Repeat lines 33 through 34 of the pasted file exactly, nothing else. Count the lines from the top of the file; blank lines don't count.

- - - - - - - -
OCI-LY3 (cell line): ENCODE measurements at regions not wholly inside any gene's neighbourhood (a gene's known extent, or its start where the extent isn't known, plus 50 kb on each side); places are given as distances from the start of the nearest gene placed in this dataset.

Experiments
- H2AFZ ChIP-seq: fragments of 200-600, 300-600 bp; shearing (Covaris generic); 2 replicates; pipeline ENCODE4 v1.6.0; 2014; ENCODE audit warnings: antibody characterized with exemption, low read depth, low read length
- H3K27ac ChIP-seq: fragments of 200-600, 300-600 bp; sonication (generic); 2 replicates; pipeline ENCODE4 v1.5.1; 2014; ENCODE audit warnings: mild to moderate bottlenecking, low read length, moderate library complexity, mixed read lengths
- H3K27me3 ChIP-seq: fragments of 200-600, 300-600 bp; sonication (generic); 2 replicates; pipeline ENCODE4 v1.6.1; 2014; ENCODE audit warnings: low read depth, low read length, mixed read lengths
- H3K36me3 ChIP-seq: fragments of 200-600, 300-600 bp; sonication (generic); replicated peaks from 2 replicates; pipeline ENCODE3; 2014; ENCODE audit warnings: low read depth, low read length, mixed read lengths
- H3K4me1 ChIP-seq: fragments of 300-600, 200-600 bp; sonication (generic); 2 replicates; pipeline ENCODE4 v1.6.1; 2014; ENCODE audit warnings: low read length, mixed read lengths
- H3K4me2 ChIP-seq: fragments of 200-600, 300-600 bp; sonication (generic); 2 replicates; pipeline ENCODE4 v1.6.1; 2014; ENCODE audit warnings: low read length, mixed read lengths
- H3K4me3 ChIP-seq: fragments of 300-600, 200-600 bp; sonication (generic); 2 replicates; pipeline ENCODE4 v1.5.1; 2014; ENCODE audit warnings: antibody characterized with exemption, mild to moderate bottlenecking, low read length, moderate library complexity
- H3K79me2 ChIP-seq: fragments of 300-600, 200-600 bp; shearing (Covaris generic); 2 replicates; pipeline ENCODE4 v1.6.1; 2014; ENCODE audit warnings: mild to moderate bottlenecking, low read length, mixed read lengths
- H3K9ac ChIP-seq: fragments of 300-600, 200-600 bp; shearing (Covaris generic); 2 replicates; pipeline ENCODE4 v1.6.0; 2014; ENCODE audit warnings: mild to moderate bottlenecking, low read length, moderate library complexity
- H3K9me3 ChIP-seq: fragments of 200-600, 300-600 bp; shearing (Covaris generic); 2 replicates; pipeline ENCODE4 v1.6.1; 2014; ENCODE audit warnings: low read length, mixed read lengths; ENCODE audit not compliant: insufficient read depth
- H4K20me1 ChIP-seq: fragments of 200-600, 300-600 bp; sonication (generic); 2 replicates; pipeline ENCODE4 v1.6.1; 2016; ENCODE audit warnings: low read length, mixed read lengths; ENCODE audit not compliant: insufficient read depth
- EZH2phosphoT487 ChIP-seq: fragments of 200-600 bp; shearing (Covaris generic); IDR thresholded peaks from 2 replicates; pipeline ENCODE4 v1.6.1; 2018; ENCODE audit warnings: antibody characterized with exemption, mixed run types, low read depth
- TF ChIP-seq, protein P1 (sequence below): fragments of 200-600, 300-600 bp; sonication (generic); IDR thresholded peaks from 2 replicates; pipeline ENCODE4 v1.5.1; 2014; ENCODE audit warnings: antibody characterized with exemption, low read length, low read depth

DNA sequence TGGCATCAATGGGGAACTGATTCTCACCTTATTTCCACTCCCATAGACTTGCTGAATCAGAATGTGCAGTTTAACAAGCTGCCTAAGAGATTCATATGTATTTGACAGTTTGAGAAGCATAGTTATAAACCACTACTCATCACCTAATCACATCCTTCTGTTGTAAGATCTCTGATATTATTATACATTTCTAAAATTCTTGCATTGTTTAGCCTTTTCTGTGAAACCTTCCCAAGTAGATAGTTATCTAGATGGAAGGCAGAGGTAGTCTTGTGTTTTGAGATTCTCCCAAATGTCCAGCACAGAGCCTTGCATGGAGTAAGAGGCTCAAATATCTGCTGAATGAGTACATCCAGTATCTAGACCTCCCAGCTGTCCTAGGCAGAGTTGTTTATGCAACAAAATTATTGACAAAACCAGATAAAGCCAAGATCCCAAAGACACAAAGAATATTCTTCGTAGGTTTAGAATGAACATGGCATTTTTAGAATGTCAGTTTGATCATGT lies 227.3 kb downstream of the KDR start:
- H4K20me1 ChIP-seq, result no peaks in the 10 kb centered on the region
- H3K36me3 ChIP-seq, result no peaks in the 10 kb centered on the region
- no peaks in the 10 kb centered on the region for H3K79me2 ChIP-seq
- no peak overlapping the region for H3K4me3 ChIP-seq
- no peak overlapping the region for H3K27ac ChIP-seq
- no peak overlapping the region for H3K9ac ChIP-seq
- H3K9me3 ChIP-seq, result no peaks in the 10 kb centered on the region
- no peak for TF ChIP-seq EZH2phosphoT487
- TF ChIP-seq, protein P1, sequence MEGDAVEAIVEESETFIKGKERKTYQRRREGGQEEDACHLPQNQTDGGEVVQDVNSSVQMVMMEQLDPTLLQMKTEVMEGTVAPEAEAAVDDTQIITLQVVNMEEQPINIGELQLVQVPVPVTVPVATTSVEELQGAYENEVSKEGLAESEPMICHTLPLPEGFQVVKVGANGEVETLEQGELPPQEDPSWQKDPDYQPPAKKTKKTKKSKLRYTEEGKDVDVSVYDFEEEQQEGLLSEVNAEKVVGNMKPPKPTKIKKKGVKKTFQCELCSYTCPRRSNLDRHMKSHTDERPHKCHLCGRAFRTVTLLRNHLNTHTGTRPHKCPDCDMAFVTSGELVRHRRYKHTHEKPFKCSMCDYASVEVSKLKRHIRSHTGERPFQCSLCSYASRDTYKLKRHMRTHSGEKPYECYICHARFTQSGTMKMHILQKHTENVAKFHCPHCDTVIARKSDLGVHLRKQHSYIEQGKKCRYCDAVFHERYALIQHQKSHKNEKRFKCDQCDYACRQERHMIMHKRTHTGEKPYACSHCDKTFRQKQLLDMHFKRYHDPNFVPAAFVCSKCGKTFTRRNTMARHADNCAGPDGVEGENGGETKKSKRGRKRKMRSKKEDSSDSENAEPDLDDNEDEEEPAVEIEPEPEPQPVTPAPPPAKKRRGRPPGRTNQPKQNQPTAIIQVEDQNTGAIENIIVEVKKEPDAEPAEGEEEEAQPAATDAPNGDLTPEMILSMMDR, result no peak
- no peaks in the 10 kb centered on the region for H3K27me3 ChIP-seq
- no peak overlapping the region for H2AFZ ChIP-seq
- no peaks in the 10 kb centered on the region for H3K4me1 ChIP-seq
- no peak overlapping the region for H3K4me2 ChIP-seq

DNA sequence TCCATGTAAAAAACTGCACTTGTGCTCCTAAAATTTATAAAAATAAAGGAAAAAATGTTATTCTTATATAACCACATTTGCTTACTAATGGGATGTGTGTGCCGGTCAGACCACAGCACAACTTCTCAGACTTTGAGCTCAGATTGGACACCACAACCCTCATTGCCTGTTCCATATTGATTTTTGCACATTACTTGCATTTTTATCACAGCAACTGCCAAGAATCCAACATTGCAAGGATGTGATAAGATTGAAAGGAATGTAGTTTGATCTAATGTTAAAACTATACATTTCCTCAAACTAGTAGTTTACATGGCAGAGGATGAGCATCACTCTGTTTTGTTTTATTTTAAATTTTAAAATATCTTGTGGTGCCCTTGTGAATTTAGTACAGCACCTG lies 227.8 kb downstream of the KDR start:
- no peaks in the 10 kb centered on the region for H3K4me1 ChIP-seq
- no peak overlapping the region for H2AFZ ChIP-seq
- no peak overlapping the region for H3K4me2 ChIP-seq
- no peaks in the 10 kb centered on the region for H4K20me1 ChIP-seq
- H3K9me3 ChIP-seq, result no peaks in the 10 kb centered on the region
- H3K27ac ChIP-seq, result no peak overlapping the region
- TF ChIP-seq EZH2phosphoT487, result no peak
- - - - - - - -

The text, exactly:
- no peak overlapping the region for H3K4me2 ChIP-seq
- no peaks in the 10 kb centered on the region for H4K20me1 ChIP-seq